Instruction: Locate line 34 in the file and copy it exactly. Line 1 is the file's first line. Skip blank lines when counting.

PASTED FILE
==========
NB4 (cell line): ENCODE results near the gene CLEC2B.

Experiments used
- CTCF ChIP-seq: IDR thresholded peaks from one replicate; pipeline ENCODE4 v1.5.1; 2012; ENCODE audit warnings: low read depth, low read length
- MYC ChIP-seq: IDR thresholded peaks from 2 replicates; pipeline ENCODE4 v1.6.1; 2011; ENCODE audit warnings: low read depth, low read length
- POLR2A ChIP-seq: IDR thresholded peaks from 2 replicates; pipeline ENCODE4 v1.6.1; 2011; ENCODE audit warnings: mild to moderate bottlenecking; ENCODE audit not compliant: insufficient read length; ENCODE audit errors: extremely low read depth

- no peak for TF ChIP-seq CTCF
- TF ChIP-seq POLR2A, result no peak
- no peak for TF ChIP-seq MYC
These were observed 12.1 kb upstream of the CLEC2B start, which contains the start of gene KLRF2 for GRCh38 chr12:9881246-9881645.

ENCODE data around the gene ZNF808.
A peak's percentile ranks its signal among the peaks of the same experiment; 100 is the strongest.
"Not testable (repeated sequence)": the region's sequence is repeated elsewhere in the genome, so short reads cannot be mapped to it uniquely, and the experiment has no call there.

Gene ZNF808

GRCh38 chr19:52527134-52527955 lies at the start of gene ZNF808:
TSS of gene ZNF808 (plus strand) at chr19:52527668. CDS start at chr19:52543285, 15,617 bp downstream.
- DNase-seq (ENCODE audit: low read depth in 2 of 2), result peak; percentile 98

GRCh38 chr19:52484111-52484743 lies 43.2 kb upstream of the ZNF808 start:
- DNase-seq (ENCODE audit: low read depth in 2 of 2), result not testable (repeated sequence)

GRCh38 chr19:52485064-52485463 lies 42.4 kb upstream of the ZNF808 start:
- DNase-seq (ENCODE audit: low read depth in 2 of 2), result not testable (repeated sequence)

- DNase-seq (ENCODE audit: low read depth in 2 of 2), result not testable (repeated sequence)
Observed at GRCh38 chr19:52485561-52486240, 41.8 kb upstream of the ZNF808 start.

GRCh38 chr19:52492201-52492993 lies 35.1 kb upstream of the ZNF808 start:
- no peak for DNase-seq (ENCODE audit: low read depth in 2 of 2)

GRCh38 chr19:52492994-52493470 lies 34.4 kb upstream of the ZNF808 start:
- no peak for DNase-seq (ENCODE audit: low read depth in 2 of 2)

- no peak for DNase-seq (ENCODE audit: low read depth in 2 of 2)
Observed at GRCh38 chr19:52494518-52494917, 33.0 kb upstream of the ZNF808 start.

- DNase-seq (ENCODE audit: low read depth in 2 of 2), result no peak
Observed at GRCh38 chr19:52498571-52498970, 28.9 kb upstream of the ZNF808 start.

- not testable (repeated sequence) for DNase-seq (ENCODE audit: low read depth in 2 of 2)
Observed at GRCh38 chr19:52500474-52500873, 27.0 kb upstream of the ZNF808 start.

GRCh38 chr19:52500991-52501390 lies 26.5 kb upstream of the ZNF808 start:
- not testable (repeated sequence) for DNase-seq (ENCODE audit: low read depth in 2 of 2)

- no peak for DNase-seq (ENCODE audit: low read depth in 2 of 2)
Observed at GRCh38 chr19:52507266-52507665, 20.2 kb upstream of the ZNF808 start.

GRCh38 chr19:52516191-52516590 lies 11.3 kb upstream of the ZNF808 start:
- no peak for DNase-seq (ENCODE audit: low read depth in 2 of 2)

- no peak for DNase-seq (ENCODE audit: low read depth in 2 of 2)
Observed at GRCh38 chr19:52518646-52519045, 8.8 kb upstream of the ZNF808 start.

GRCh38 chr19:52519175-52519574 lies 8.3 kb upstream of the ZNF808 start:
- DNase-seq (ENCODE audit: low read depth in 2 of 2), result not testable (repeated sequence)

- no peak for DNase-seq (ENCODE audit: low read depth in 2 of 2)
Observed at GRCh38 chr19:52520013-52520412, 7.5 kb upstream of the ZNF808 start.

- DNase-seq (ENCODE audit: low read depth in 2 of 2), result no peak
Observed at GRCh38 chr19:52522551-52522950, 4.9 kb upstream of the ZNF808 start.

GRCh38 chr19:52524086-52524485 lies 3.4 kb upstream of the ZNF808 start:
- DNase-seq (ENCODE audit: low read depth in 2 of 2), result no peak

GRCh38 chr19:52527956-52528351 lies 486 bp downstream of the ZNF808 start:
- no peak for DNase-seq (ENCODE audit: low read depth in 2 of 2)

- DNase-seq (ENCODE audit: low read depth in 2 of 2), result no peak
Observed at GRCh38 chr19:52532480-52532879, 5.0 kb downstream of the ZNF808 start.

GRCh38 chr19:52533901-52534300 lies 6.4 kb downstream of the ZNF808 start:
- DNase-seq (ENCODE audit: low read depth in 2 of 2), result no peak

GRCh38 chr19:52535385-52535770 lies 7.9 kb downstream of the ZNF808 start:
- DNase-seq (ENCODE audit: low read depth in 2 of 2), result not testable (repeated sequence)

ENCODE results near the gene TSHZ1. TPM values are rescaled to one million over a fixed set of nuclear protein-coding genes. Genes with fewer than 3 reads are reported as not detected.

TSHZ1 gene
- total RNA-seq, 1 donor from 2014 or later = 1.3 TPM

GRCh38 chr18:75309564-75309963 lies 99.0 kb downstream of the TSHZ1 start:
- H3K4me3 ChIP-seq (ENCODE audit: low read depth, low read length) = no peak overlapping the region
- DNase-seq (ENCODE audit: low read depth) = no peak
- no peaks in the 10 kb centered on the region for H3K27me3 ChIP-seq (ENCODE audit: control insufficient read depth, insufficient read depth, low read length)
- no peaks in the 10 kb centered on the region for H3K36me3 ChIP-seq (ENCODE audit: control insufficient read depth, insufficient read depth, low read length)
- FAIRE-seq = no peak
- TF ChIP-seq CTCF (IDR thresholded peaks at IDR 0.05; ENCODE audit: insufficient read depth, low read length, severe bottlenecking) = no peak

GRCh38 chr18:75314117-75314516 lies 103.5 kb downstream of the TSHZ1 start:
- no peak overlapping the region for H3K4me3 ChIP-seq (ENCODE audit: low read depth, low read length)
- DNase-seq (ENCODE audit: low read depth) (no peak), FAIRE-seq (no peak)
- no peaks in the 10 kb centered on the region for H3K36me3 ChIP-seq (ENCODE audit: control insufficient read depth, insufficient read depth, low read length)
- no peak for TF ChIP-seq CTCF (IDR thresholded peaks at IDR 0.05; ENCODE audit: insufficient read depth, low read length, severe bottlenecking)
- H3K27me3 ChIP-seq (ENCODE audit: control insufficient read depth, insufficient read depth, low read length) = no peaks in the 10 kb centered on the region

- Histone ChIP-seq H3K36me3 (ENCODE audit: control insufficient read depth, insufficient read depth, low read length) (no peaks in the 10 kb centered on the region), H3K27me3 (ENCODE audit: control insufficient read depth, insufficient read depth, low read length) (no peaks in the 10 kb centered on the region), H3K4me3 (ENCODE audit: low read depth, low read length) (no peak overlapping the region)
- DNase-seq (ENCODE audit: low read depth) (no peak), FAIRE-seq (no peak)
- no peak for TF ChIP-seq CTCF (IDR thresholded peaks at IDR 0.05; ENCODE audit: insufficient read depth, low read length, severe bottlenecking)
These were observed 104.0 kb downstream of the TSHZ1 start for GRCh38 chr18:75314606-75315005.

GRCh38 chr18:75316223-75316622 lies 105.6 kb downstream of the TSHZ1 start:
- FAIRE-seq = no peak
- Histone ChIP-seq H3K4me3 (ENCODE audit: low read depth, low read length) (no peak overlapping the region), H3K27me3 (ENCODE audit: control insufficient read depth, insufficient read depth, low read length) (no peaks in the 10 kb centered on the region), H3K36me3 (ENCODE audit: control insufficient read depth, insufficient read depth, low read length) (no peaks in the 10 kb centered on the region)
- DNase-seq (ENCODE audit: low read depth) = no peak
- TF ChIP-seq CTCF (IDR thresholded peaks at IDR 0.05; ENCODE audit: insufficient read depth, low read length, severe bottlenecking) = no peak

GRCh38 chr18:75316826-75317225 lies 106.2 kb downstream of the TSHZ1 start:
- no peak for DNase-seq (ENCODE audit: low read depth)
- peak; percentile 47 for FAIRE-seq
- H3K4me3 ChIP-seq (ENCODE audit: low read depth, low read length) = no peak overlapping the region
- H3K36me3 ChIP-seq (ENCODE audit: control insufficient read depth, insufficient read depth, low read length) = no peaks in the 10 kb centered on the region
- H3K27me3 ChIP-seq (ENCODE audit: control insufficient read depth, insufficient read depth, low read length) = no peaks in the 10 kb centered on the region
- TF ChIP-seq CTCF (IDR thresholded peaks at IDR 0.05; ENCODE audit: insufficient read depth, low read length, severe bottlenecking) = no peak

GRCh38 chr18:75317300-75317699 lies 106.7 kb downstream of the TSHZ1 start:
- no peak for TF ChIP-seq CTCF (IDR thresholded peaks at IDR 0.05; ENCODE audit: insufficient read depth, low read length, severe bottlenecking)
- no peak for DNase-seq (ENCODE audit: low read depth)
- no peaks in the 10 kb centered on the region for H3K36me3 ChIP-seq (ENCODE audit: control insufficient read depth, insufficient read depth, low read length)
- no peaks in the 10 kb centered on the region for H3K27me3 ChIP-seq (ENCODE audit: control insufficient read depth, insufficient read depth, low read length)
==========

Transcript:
- not testable (repeated sequence) for DNase-seq (ENCODE audit: low read depth in 2 of 2)